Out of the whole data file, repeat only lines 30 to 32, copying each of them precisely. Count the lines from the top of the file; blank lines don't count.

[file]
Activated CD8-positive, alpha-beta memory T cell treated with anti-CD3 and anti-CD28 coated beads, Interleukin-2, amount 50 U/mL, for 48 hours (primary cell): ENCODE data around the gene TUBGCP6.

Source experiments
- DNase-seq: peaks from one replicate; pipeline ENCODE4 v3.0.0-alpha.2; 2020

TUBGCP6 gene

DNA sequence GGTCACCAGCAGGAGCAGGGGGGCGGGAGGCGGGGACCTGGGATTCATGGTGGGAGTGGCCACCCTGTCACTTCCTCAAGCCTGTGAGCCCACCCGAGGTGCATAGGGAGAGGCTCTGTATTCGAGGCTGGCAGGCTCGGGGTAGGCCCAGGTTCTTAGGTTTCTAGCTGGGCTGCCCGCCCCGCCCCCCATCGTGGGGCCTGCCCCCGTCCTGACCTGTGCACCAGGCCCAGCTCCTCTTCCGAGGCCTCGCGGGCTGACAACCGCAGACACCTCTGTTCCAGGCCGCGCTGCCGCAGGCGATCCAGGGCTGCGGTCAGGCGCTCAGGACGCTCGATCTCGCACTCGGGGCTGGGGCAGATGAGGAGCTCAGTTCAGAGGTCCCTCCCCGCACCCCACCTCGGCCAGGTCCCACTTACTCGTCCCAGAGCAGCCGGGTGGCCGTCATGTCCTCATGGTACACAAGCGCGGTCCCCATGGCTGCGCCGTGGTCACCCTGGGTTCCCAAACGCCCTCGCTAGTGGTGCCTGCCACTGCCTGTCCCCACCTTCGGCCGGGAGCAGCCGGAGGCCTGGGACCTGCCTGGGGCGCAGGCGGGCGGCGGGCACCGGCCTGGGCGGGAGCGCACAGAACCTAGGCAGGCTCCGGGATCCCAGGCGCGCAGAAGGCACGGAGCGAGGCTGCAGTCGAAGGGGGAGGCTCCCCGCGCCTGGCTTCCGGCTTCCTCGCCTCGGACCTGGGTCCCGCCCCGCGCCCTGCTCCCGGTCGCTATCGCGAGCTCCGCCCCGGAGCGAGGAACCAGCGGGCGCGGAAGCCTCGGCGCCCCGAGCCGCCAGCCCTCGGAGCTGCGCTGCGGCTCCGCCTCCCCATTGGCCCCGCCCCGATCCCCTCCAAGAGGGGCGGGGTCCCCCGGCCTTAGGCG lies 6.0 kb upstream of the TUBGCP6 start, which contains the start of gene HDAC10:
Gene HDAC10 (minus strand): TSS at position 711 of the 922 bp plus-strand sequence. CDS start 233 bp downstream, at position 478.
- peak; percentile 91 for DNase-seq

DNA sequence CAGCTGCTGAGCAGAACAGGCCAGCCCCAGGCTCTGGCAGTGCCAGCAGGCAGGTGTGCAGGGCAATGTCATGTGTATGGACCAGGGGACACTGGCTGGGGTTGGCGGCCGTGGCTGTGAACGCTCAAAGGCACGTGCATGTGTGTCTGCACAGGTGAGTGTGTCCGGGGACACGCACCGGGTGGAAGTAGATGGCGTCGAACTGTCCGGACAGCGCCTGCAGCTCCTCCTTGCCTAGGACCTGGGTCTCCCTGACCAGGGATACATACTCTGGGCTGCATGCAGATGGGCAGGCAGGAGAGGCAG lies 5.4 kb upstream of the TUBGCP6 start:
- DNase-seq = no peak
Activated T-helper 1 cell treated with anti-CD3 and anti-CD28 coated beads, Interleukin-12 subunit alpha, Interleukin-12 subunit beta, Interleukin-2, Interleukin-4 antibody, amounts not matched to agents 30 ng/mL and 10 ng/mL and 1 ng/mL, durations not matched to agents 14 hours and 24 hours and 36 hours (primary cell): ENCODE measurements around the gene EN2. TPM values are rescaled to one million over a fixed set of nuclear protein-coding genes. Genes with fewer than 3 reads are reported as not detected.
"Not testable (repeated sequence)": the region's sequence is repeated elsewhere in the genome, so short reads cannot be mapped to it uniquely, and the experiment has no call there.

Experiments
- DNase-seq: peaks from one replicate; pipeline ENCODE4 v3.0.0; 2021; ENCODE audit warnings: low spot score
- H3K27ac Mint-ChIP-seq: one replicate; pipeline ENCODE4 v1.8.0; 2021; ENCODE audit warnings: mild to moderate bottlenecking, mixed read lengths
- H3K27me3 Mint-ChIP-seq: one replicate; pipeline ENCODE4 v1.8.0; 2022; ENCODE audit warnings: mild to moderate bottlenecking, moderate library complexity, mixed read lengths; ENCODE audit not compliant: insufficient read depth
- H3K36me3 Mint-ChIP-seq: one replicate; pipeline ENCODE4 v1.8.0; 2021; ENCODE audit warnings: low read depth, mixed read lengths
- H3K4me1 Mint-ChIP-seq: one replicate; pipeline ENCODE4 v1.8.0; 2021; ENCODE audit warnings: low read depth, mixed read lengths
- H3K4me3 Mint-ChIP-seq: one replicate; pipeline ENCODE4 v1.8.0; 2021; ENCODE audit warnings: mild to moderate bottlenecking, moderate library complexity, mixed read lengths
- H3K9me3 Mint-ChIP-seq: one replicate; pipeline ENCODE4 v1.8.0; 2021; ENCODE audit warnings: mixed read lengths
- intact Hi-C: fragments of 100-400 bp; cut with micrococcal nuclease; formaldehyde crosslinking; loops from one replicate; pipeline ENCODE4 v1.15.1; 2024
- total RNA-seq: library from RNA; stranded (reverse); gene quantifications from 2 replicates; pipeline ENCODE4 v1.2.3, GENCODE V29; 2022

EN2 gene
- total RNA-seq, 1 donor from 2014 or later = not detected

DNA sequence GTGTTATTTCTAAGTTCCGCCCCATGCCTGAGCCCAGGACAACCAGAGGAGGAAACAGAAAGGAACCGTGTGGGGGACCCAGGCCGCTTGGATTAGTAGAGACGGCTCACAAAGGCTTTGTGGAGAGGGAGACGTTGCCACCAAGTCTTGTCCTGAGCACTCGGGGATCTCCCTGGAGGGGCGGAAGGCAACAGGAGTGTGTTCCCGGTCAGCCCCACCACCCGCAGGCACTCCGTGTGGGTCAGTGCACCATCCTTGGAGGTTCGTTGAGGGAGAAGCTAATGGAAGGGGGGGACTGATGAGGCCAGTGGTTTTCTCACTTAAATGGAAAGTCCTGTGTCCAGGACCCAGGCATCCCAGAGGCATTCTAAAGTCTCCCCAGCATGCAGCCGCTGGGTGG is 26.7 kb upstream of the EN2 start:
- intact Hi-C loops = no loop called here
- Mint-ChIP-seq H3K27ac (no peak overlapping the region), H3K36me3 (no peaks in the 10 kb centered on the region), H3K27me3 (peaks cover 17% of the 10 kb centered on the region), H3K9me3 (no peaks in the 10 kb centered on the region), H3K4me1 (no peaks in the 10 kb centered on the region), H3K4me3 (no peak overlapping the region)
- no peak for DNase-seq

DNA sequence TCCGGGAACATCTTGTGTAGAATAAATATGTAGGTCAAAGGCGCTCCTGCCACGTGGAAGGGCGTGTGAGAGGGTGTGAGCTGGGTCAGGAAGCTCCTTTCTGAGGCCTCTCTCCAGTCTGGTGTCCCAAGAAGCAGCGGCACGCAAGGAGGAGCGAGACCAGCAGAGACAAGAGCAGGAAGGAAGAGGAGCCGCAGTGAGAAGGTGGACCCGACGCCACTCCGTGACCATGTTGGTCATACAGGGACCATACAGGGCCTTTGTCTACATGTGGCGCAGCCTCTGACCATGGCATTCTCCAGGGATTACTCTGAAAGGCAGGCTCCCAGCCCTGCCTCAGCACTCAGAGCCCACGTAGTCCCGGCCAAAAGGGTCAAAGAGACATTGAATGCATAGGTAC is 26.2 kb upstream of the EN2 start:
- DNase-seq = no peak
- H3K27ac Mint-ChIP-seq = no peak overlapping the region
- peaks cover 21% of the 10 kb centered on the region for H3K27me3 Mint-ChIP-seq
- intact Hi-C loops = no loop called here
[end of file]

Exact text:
- H3K27ac Mint-ChIP-seq = no peak overlapping the region
- peaks cover 21% of the 10 kb centered on the region for H3K27me3 Mint-ChIP-seq
- intact Hi-C loops = no loop called here